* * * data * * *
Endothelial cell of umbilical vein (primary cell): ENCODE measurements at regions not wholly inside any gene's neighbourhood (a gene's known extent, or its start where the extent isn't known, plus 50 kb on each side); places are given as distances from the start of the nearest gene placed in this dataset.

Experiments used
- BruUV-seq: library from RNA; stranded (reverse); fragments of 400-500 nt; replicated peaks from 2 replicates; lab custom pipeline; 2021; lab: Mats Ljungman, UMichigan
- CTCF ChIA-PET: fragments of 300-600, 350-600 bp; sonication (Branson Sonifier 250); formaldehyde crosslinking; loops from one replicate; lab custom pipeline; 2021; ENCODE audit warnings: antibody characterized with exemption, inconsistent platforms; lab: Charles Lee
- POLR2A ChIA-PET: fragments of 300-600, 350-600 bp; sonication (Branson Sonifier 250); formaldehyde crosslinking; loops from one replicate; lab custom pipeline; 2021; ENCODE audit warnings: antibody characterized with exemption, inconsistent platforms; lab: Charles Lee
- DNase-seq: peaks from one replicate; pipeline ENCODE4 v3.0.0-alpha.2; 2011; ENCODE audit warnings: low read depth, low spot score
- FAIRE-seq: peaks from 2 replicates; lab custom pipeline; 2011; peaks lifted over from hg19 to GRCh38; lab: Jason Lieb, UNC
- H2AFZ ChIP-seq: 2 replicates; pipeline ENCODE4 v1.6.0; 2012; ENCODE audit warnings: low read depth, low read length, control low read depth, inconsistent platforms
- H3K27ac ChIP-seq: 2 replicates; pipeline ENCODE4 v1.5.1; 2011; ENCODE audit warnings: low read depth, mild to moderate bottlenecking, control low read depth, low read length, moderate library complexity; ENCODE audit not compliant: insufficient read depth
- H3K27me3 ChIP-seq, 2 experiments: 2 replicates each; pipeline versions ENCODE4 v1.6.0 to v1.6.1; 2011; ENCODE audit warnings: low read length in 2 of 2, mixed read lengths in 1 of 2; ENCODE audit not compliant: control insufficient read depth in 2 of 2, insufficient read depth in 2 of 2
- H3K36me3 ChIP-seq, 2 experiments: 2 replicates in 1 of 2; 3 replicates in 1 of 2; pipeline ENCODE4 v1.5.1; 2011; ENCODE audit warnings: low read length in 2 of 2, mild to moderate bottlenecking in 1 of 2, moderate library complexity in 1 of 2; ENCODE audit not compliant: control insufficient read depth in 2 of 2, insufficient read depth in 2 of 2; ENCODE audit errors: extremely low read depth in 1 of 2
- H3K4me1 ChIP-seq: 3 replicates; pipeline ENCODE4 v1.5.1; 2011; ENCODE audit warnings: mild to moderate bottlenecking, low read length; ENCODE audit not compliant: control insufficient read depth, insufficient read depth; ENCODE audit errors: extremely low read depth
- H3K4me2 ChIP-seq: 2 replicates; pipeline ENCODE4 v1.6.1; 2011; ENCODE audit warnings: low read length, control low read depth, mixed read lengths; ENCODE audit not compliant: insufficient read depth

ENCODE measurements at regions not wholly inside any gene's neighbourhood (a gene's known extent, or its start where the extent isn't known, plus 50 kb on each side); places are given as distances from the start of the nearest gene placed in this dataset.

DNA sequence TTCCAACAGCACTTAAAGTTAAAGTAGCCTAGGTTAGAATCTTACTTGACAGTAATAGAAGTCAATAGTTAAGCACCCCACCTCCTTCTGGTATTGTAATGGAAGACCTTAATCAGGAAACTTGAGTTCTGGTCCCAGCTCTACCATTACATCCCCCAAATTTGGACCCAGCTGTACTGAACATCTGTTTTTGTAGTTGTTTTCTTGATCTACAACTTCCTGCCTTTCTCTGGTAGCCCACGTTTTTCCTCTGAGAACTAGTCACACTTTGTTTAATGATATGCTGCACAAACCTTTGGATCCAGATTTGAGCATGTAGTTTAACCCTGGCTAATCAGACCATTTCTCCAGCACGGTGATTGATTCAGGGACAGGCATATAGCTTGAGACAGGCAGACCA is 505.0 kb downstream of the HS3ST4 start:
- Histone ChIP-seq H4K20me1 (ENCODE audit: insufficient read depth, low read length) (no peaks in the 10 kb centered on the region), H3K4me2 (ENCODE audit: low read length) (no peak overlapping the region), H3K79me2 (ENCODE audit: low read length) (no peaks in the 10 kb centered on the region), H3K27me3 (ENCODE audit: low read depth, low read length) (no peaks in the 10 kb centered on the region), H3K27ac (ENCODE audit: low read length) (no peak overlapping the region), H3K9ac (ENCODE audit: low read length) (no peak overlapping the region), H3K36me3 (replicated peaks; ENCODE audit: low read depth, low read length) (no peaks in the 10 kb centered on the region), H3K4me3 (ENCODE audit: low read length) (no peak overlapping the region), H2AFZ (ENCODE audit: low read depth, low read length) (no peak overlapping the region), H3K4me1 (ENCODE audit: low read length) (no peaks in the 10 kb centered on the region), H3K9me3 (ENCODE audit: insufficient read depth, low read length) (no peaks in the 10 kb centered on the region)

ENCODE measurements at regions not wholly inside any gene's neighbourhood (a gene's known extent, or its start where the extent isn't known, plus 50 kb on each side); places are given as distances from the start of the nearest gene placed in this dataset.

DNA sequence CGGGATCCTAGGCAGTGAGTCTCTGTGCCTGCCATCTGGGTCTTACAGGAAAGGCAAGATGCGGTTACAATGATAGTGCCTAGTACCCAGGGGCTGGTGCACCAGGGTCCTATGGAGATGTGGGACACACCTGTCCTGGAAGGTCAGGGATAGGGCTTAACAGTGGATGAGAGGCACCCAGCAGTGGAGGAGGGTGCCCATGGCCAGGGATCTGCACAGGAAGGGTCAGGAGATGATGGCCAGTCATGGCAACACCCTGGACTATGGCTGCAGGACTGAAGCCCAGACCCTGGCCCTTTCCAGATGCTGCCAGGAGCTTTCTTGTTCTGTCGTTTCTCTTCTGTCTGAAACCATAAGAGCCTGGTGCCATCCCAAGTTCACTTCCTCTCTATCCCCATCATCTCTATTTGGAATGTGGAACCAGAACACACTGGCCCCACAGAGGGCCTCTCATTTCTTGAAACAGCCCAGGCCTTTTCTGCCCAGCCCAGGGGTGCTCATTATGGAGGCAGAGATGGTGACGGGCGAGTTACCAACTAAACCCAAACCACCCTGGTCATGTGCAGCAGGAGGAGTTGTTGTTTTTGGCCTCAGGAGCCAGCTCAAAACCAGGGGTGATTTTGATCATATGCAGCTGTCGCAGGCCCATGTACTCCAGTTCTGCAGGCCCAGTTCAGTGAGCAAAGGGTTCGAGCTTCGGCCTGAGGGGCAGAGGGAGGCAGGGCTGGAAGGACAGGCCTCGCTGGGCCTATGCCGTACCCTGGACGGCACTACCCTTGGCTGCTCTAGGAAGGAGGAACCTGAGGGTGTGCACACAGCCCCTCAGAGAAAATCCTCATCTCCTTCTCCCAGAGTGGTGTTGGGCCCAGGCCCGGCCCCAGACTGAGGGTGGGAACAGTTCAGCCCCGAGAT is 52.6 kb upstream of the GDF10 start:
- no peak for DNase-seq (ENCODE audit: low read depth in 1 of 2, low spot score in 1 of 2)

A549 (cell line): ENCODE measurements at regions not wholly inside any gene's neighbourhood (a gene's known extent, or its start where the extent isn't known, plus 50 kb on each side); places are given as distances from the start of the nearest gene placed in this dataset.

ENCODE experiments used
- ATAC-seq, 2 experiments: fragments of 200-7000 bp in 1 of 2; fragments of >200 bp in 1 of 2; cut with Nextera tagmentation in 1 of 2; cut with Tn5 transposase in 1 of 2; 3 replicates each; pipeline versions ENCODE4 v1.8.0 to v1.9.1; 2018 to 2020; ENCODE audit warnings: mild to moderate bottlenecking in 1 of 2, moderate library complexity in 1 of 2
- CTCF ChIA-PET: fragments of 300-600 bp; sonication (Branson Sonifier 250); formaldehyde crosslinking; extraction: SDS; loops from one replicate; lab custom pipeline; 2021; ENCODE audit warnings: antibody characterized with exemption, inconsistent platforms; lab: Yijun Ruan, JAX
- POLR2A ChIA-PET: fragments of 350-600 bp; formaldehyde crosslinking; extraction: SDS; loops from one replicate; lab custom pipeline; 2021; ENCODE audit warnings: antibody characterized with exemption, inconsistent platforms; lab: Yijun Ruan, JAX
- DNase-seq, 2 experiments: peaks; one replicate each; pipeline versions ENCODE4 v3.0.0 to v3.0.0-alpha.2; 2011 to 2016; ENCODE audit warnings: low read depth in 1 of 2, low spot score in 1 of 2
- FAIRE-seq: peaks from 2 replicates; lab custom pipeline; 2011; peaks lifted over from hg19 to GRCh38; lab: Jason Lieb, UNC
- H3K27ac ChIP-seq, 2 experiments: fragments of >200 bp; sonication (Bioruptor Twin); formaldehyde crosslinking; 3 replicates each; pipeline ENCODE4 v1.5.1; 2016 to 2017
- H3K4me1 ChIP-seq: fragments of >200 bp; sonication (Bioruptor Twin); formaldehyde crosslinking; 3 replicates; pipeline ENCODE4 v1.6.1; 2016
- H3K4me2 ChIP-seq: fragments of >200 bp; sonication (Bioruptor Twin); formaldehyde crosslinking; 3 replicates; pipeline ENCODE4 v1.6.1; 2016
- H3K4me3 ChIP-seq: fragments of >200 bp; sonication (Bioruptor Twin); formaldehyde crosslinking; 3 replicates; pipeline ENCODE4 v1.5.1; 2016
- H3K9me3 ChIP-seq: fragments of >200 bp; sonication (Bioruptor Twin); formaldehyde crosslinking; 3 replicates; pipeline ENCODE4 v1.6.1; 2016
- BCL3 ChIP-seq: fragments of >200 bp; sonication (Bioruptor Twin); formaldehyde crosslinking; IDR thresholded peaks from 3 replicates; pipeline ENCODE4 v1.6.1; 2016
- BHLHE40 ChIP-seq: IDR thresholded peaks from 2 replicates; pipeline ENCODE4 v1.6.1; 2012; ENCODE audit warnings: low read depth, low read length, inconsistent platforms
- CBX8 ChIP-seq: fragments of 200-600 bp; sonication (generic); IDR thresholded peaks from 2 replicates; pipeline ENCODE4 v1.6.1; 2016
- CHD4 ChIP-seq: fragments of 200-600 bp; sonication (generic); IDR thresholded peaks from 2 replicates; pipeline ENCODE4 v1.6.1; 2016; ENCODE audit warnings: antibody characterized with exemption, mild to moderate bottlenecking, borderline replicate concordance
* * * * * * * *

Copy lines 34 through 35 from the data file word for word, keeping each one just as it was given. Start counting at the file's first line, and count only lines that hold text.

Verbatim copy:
- CBX8 ChIP-seq: fragments of 200-600 bp; sonication (generic); IDR thresholded peaks from 2 replicates; pipeline ENCODE4 v1.6.1; 2016
- CHD4 ChIP-seq: fragments of 200-600 bp; sonication (generic); IDR thresholded peaks from 2 replicates; pipeline ENCODE4 v1.6.1; 2016; ENCODE audit warnings: antibody characterized with exemption, mild to moderate bottlenecking, borderline replicate concordance